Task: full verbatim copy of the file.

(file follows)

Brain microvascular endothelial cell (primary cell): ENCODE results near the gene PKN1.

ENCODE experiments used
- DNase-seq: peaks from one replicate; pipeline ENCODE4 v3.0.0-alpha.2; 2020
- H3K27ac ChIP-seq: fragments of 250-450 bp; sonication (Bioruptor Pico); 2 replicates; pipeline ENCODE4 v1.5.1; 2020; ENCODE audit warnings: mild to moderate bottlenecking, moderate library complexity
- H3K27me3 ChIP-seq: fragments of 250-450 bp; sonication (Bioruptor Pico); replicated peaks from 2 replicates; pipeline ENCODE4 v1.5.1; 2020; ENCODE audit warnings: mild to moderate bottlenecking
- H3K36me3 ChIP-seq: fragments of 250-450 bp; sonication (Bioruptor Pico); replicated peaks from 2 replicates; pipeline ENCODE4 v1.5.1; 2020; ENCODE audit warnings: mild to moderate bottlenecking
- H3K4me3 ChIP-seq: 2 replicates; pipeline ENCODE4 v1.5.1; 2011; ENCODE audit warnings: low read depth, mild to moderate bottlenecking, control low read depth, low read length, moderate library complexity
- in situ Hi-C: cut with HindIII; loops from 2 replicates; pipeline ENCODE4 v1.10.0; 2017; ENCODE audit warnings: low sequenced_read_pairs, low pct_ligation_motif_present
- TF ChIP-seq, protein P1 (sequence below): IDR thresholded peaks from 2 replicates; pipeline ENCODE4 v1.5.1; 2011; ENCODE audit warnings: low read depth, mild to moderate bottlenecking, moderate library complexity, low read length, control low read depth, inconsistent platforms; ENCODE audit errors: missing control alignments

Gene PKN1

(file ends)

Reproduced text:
Brain microvascular endothelial cell (primary cell): ENCODE results near the gene PKN1.

ENCODE experiments used
- DNase-seq: peaks from one replicate; pipeline ENCODE4 v3.0.0-alpha.2; 2020
- H3K27ac ChIP-seq: fragments of 250-450 bp; sonication (Bioruptor Pico); 2 replicates; pipeline ENCODE4 v1.5.1; 2020; ENCODE audit warnings: mild to moderate bottlenecking, moderate library complexity
- H3K27me3 ChIP-seq: fragments of 250-450 bp; sonication (Bioruptor Pico); replicated peaks from 2 replicates; pipeline ENCODE4 v1.5.1; 2020; ENCODE audit warnings: mild to moderate bottlenecking
- H3K36me3 ChIP-seq: fragments of 250-450 bp; sonication (Bioruptor Pico); replicated peaks from 2 replicates; pipeline ENCODE4 v1.5.1; 2020; ENCODE audit warnings: mild to moderate bottlenecking
- H3K4me3 ChIP-seq: 2 replicates; pipeline ENCODE4 v1.5.1; 2011; ENCODE audit warnings: low read depth, mild to moderate bottlenecking, control low read depth, low read length, moderate library complexity
- in situ Hi-C: cut with HindIII; loops from 2 replicates; pipeline ENCODE4 v1.10.0; 2017; ENCODE audit warnings: low sequenced_read_pairs, low pct_ligation_motif_present
- TF ChIP-seq, protein P1 (sequence below): IDR thresholded peaks from 2 replicates; pipeline ENCODE4 v1.5.1; 2011; ENCODE audit warnings: low read depth, mild to moderate bottlenecking, moderate library complexity, low read length, control low read depth, inconsistent platforms; ENCODE audit errors: missing control alignments

Gene PKN1